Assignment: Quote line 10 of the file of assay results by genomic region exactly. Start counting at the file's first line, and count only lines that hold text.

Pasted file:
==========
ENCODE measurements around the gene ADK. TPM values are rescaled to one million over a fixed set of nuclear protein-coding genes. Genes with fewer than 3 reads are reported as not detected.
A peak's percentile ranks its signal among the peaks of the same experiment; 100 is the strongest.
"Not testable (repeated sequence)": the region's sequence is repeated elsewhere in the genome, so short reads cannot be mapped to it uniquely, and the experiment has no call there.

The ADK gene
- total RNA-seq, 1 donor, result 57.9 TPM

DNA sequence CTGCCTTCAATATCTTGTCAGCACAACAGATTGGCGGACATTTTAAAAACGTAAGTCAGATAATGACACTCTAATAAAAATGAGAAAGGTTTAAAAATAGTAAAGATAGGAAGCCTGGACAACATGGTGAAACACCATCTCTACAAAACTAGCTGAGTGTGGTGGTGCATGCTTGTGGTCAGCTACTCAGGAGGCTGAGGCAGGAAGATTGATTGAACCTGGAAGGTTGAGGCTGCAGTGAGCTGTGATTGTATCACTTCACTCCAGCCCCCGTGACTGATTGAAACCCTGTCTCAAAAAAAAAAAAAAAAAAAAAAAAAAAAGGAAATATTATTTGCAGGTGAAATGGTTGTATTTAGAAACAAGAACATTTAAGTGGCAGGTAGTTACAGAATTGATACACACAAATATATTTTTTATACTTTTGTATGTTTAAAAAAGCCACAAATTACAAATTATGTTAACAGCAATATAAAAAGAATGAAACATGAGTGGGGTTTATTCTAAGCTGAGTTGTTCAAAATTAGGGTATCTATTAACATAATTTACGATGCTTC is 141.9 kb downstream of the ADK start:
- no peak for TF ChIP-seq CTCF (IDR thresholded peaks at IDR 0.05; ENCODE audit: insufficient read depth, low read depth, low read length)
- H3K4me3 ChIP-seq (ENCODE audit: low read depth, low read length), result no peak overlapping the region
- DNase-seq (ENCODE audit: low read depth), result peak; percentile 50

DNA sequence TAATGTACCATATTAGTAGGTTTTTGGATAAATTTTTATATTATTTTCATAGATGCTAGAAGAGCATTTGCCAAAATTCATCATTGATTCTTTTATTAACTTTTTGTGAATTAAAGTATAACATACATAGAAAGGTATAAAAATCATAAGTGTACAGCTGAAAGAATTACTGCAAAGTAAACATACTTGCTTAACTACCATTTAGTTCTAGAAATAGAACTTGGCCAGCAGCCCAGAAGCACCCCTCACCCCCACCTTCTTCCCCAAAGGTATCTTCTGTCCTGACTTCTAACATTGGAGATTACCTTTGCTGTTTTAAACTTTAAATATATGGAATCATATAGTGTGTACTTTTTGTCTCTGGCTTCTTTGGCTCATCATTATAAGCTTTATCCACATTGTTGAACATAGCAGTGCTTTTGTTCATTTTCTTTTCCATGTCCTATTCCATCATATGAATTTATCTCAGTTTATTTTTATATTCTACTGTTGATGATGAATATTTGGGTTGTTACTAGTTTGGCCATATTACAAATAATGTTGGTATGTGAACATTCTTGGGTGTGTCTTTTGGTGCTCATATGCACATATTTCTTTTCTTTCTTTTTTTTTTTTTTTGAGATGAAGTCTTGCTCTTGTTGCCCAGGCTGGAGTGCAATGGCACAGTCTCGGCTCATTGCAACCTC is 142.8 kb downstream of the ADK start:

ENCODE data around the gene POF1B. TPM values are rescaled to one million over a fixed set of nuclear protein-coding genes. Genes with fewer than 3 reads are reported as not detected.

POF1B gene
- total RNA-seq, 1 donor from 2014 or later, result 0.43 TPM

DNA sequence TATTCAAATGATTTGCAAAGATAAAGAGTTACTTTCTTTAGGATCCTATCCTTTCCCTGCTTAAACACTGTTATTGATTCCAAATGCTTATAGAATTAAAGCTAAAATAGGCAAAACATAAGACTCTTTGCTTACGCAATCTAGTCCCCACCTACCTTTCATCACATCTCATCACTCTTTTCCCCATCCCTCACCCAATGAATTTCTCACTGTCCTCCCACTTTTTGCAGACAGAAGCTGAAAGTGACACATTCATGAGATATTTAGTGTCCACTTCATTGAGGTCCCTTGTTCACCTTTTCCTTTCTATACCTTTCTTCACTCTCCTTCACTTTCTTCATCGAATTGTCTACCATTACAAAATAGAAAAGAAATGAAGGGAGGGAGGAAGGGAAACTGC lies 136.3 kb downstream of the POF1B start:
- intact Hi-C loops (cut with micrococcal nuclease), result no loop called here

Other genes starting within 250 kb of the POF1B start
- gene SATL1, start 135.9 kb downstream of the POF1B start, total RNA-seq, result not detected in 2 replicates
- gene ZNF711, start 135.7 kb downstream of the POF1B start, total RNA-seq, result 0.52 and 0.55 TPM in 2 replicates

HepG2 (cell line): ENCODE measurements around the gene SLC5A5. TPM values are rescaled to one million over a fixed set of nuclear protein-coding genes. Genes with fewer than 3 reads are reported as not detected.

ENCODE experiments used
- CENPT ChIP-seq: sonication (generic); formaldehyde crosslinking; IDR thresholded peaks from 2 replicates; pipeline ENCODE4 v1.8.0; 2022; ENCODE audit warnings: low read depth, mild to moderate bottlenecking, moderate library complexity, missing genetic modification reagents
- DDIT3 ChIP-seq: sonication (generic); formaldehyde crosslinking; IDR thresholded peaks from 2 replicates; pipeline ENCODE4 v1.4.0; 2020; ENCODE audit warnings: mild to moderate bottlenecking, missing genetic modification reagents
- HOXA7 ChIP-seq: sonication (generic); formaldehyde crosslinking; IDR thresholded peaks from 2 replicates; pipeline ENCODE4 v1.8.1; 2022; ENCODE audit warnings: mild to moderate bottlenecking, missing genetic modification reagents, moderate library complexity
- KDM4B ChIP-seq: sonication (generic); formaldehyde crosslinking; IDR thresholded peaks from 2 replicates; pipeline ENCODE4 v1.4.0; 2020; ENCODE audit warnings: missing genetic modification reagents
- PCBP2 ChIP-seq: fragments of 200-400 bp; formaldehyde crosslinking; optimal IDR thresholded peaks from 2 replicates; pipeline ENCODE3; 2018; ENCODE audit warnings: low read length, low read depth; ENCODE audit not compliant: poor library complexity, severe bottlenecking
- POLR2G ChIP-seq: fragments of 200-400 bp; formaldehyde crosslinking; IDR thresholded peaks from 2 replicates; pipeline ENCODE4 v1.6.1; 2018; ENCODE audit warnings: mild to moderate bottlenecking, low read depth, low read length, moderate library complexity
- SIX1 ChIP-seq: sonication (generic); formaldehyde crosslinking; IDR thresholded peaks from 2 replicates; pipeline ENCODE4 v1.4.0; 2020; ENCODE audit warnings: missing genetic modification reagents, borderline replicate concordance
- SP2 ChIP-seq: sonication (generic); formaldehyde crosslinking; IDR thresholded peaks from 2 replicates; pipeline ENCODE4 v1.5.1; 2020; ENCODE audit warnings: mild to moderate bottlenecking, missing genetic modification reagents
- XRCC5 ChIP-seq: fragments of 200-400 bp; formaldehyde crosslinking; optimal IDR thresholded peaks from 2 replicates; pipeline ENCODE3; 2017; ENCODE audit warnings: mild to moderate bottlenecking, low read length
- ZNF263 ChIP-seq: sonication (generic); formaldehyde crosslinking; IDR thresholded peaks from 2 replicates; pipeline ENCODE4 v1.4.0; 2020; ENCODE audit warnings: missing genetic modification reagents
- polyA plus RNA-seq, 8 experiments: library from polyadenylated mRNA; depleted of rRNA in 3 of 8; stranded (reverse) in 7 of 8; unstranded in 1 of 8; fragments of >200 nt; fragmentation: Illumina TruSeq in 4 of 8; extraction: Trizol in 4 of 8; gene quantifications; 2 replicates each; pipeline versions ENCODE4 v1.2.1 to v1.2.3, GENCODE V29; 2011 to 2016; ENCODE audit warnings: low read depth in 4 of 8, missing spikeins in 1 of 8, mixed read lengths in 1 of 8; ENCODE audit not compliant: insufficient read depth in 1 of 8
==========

DNA sequence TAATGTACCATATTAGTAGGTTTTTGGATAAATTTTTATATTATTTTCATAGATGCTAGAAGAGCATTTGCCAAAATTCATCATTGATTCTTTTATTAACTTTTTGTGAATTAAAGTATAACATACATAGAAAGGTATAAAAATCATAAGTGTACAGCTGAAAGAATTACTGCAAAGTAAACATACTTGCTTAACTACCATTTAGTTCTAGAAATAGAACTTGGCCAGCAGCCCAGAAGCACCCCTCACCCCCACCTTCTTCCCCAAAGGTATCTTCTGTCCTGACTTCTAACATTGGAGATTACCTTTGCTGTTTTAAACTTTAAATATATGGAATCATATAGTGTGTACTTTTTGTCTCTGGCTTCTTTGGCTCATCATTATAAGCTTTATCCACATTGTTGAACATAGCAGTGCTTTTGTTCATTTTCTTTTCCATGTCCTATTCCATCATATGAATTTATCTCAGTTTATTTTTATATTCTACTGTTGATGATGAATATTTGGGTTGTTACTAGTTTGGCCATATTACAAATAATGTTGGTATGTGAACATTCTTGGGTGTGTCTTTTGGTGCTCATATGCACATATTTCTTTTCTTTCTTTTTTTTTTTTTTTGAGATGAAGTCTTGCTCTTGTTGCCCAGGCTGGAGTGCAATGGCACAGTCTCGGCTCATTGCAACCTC is 142.8 kb downstream of the ADK start: